Why You Should Worry About the Latest U.S. Economic Report

NEW YORK (TheStreet) -- The latest report on U.S. economic growth shows a continuation of not only the worst economic recovery since World War II, but also one of the worst six-year periods of economic growth since 1935. You read that right.

If the economy grows at 2.5% for all of 2015, it will rank as the 12th worst six-year period of real U.S. GDP growth out of 81 total observations since 1935.

The government said Thursday morning that the economy expanded at a 2.3% annual rate in the second quarter.

That was less than the 2.7% average forecast from economists.

Lurking behind that sluggish headline number was a worrisome detail: Gross private domestic investment (capital spending) contributed only 0.6 percentage points to the quarter's GDP (see chart below). That's its third smallest reading in the last 14 quarters.

And that's important, because sustained economic growth is a function of private-sector investment

True, first-quarter GDP growth was revised upward Thursday to 0.6% from an earlier reading of -0.2%, but 2015 remains on pace to mark the 15th straight year without an annual print of at least 4% real growth, a period during which compounded growth has been 1.8% (since the 2001 recession).

Yes, there was another pretty big recession during that period, but the U.S. economy is now six full years past the official end of that recession.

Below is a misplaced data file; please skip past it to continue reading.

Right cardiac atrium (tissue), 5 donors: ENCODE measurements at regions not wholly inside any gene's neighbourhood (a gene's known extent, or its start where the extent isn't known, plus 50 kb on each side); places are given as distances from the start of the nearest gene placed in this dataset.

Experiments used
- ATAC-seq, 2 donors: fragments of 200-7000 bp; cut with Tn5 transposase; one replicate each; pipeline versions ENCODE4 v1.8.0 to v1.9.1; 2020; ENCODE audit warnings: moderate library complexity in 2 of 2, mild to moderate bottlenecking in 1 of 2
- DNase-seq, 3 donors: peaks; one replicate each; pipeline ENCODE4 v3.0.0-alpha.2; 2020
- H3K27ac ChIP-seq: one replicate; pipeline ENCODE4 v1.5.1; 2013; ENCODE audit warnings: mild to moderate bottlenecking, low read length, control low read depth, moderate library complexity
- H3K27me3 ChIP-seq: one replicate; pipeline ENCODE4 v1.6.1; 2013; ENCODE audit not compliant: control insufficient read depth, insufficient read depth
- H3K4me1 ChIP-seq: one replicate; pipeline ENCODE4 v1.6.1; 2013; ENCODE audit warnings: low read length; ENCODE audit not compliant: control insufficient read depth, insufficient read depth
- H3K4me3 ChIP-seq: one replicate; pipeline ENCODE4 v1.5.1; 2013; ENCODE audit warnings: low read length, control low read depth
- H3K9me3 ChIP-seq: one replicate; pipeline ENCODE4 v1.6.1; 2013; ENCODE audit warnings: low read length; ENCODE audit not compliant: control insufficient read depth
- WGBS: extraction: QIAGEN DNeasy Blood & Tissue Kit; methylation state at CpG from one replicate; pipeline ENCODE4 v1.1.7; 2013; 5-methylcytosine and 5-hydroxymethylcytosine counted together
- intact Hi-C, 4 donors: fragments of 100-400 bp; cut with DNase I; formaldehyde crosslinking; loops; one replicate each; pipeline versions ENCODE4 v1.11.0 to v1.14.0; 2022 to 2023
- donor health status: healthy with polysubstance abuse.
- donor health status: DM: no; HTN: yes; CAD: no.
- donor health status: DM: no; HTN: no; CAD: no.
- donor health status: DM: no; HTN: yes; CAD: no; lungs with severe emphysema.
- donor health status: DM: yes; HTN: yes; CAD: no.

Table 1 Contributions to US GDP Growth

 

Slower structural GDP growth has implications for securities valuations, both for equities and debt. Does it make sense for the cyclically adjusted price-to-earnings ratio of the S&P 500 to be at its fourth-highest level in history (trailing 1929, 2000 and 2007) if 1) corporate profit margins are almost 80% above long-term averages, and 2) long-term economic growth is going to be significantly slower than the pace supporting historical P/E ratios?

Of course not, and unless growth returns to a trajectory not seen since the 1990s, normalized equity earnings multiples will be ratcheted down to compensate investors via higher dividend yields for the lower long-term growth expectations.

Moreover, slower-than-expected GDP growth will result in greater deficits, which are already projected to explode in the U.S. and most developed countries.

 

  This article is commentary by an independent contributor. At the time of publication, the author held no positions in the stocks mentioned.

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